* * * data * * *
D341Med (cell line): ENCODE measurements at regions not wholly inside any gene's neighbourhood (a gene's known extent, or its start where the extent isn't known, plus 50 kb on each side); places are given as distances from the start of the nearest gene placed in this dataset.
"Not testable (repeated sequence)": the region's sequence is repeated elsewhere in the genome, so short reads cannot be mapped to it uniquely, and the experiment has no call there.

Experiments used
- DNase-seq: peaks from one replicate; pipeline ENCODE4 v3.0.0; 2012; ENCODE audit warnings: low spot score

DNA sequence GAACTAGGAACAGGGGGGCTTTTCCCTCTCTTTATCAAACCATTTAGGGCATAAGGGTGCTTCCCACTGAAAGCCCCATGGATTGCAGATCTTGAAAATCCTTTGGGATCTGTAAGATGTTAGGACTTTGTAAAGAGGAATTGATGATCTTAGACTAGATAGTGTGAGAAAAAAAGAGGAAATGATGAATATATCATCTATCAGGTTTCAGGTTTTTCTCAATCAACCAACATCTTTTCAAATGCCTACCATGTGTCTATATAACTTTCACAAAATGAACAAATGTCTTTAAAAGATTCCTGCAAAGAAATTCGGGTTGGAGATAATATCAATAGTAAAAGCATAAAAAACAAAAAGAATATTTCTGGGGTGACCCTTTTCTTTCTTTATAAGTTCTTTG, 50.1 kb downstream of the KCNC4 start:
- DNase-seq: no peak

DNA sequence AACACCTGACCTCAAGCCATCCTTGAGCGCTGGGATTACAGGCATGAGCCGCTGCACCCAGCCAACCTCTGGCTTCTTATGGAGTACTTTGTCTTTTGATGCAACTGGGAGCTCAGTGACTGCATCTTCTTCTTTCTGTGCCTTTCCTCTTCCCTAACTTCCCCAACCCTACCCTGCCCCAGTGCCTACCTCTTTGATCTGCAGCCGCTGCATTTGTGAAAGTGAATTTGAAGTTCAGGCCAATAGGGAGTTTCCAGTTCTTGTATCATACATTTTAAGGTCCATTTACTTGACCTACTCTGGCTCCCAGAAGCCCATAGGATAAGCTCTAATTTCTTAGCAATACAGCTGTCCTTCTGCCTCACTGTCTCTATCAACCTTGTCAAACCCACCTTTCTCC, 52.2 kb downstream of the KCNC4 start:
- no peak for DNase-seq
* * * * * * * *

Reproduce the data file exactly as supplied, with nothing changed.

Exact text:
D341Med (cell line): ENCODE measurements at regions not wholly inside any gene's neighbourhood (a gene's known extent, or its start where the extent isn't known, plus 50 kb on each side); places are given as distances from the start of the nearest gene placed in this dataset.
"Not testable (repeated sequence)": the region's sequence is repeated elsewhere in the genome, so short reads cannot be mapped to it uniquely, and the experiment has no call there.

Experiments used
- DNase-seq: peaks from one replicate; pipeline ENCODE4 v3.0.0; 2012; ENCODE audit warnings: low spot score

DNA sequence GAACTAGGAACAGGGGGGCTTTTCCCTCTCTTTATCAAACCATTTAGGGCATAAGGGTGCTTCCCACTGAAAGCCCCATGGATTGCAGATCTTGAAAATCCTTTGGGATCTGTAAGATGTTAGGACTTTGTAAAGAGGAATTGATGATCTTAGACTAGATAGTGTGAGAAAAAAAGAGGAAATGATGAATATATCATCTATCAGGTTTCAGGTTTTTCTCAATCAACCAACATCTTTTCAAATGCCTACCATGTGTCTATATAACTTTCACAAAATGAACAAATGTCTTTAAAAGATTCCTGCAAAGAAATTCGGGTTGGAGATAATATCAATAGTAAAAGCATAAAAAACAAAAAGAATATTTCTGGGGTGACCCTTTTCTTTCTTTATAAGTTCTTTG, 50.1 kb downstream of the KCNC4 start:
- DNase-seq: no peak

DNA sequence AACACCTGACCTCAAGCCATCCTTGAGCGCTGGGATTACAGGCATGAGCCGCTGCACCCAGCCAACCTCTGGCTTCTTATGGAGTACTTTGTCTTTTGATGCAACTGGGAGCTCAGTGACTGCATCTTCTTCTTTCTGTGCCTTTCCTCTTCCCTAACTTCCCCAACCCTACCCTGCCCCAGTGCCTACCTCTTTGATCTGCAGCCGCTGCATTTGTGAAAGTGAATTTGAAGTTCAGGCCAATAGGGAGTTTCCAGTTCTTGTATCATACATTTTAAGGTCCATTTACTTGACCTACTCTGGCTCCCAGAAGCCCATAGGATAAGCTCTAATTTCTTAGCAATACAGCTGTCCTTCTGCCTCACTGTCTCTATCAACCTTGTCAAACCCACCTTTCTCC, 52.2 kb downstream of the KCNC4 start:
- no peak for DNase-seq